The elements of {I}_{22}^{-1} are the asymptotic variance- covariance matrix of the maximum likelihood estimators of the covariance parameters. Inverting Fisher's information matrices we get:

\mathrm{var}\left({\stackrel{\u2322}{\mu}}_{l}\right)=\frac{{\sigma}_{l}^{2}}{nm\left(1-{\rho}_{l}\right)}\left[1+\left(m-1\right){\rho}_{l}\right].

(5)

Applying the delta method [27], we can show, to the first order of approximation that:

\begin{array}{cc}\mathrm{var}\left({\stackrel{\u2322}{\sigma}}_{l}\right)\approx {\sigma}_{l}^{2}/2n\left(m-1\right).& l=1,2\end{array}

(6)

The maximum likelihood estimator of *θ*
_{
l
}is {\widehat{\theta}}_{l}=\frac{{\widehat{\mu}}_{l}}{{\widehat{\sigma}}_{l}}. Again, by application of the delta method, we can show to the first order of approximation that:

\mathrm{var}\left({\stackrel{\u2322}{\theta}}_{l}\right)\approx \frac{{\theta}_{l}^{4}\left[1+\left(m-1\right){\rho}_{l}\right]}{nm\left(1-{\rho}_{l}\right)}+\frac{{\theta}_{l}^{2}}{2n\left(m-1\right)},

(7)

as was shown by Quan and Shih [8].

Again using the delta method we show approximately that:

\mathrm{cov}\left({\stackrel{\u2322}{\theta}}_{1},{\stackrel{\u2322}{\theta}}_{2}\right)\approx \frac{2{\theta}_{1}^{2}{\theta}_{2}^{2}{\rho}_{12}}{n\sqrt{\left(1-{\rho}_{1}\right)\left(1-{\rho}_{2}\right)}}.

(8)

From [28] we apply the large sample theory of maximum likelihood to establish that:

Z=\frac{{\widehat{\theta}}_{1}-{\widehat{\theta}}_{2}}{\sqrt{\mathrm{var}({\widehat{\theta}}_{1})+\mathrm{var}({\widehat{\theta}}_{2})-2\mathrm{cov}({\widehat{\theta}}_{1},{\widehat{\theta}}_{2})}}

(9)

is approximately distributed under *H*
_{0} as a standard normal deviate. The denominator of Z is the standard error of {\widehat{\theta}}_{1}-{\widehat{\theta}}_{2} and is denoted by *SE* {\widehat{\theta}}_{1}-{\widehat{\theta}}_{2}. Since the standard error of {\widehat{\theta}}_{1}-{\widehat{\theta}}_{2} contains unknown parameters, its maximum likelihood estimate \widehat{S}E({\widehat{\theta}}_{1}-{\widehat{\theta}}_{2}) is obtained by substituting {\widehat{\theta}}_{l} for *θ*
_{
l
}, {\tilde{\rho}}_{l} for *ρ*
_{
l
}and {\tilde{\rho}}_{12} for *ρ*
_{12}. Moreover, we may construct an approximate (1-*α*)100% confidence interval on (*θ*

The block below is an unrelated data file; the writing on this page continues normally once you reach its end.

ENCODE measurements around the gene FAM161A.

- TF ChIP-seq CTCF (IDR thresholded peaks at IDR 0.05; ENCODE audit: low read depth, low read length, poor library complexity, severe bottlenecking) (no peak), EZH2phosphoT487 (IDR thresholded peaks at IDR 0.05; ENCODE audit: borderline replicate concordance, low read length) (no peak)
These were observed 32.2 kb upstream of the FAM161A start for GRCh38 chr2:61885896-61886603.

_{1} - *θ*
_{2}) given as:

{\widehat{\theta}}_{1}-{\widehat{\theta}}_{2}\pm {z}_{\alpha /2}\widehat{S}E({\widehat{\theta}}_{1}-{\widehat{\theta}}_{2}), where *z*
_{
α/2 }is the (1-*α*/2)100% cut-off point of the standard normal distribution.

#### Likelihood ratio test (LRT)

An LRT of *H*
_{0} : *θ*
_{1} = *θ*
_{2} was developed numerically, and computed by first setting *μ*
_{
l
}= *σ*
_{
l
}/*θ*
_{
l
}, *l* = 1,2 in Equation (3), and then adopting the following algorithm:

1- Set *μ*
_{
l
}= *σ*
_{
l
}/*θ*
_{
l
}, *l* = 1,2 in Equation (3), thereafter;

2- Set *θ*
_{1} = *θ*
_{2} = *θ* in (3)

3- Minimize the resulting expression with respect to all six parameters (*σ*
_{1}, *σ*
_{2}, *ρ*
_{1}, *ρ*
_{2}, *ρ*
_{12}, *θ*) and;

4- Subtract the minimum from the minimum of -2*L* as computed over all seven parameters (*σ*
_{1}, *σ*
_{2}, *ρ*
_{1}, *ρ*
_{2}, *ρ*
_{12}, *θ*
_{1}, *θ*
_{2}) in the model.

It then follows from standard likelihood theory that the resulting test statistic is approximately chi-square distributed with 1 degree of freedom under H_{0}.

#### Score test

One of the advantages of likelihood based inference procedure is that in addition to the WT and the LRT "Rao's score test" can also be readily developed. The motivation for it is that it can sometimes be easier to maximize the likelihood function under the null hypothesis than under the alternative hypothesis. A standard procedure for performing the score test of *H*
_{0} : *θ*
_{1} = *θ*
_{2} is to set *θ*
_{2} = *θ*
_{1} + Δ, so that the null hypothesis is equivalent to *H*
_{0} : Δ = 0, where Δ is unrestricted. Replacing *μ*
_{
l
}by *σ*
_{
l
}/*θ*
_{
l
}, the log-likelihood function *L* is then independent of *μ*
_{
l
}.

Let *L* = *L*(Δ; *ψ*
^{•}) = *L*(Δ; *θ*
_{1}, *σ*
_{1}, *σ*
_{2}, *ρ*
_{1}, *ρ*
_{2}, *ρ*
_{12}) and {l}_{1}=\frac{\partial L}{\partial \Delta},{l}_{2}=\frac{\partial L}{\partial {\psi}^{\ast}}.

From [28] the score statistic is given by:

S={\dot{l}}_{1}^{T}{A}_{1\u20222}^{-1}{\dot{l}}_{1},

where